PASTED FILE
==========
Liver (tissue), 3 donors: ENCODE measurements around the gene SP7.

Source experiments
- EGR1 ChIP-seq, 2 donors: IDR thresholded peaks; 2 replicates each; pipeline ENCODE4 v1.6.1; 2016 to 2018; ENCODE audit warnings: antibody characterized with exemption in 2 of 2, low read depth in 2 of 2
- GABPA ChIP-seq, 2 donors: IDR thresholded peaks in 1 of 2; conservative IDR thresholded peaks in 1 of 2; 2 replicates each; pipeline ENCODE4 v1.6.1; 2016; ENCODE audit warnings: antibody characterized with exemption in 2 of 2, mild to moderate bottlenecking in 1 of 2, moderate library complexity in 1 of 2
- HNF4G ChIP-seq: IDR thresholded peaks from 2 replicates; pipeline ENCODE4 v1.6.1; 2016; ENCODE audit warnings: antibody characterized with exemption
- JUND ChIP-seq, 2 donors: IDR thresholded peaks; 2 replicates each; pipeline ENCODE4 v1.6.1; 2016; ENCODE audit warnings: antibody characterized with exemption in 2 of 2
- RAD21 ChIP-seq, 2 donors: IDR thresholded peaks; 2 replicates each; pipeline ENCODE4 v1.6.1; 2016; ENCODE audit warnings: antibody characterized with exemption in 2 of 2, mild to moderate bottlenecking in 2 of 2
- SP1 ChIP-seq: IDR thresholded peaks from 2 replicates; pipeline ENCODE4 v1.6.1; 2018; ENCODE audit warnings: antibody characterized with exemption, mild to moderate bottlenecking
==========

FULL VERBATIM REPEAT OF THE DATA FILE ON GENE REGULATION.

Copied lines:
Liver (tissue), 3 donors: ENCODE measurements around the gene SP7.

Source experiments
- EGR1 ChIP-seq, 2 donors: IDR thresholded peaks; 2 replicates each; pipeline ENCODE4 v1.6.1; 2016 to 2018; ENCODE audit warnings: antibody characterized with exemption in 2 of 2, low read depth in 2 of 2
- GABPA ChIP-seq, 2 donors: IDR thresholded peaks in 1 of 2; conservative IDR thresholded peaks in 1 of 2; 2 replicates each; pipeline ENCODE4 v1.6.1; 2016; ENCODE audit warnings: antibody characterized with exemption in 2 of 2, mild to moderate bottlenecking in 1 of 2, moderate library complexity in 1 of 2
- HNF4G ChIP-seq: IDR thresholded peaks from 2 replicates; pipeline ENCODE4 v1.6.1; 2016; ENCODE audit warnings: antibody characterized with exemption
- JUND ChIP-seq, 2 donors: IDR thresholded peaks; 2 replicates each; pipeline ENCODE4 v1.6.1; 2016; ENCODE audit warnings: antibody characterized with exemption in 2 of 2
- RAD21 ChIP-seq, 2 donors: IDR thresholded peaks; 2 replicates each; pipeline ENCODE4 v1.6.1; 2016; ENCODE audit warnings: antibody characterized with exemption in 2 of 2, mild to moderate bottlenecking in 2 of 2
- SP1 ChIP-seq: IDR thresholded peaks from 2 replicates; pipeline ENCODE4 v1.6.1; 2018; ENCODE audit warnings: antibody characterized with exemption, mild to moderate bottlenecking